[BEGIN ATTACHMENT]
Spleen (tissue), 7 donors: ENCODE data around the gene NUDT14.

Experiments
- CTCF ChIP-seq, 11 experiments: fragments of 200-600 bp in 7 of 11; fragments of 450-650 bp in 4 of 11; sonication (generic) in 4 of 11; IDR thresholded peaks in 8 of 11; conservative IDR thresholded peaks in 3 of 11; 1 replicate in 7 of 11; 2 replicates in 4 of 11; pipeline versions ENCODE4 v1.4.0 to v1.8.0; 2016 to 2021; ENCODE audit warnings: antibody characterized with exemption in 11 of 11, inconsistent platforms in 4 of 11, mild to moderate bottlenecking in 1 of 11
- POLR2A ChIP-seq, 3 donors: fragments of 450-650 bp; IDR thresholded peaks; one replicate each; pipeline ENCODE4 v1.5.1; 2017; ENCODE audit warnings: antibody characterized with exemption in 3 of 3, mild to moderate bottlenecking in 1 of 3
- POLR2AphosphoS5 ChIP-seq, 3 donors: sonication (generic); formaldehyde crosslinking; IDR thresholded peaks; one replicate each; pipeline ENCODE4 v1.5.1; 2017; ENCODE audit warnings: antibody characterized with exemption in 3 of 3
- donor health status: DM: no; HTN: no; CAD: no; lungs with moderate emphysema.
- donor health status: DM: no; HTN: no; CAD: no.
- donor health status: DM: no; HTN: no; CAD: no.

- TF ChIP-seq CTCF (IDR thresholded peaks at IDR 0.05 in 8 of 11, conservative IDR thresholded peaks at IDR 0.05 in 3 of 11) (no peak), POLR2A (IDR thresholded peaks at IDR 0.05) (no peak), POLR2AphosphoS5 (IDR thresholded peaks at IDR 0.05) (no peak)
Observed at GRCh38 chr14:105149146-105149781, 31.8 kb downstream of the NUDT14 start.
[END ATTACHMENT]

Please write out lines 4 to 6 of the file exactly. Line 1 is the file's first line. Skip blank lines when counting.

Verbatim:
- POLR2A ChIP-seq, 3 donors: fragments of 450-650 bp; IDR thresholded peaks; one replicate each; pipeline ENCODE4 v1.5.1; 2017; ENCODE audit warnings: antibody characterized with exemption in 3 of 3, mild to moderate bottlenecking in 1 of 3
- POLR2AphosphoS5 ChIP-seq, 3 donors: sonication (generic); formaldehyde crosslinking; IDR thresholded peaks; one replicate each; pipeline ENCODE4 v1.5.1; 2017; ENCODE audit warnings: antibody characterized with exemption in 3 of 3
- donor health status: DM: no; HTN: no; CAD: no; lungs with moderate emphysema.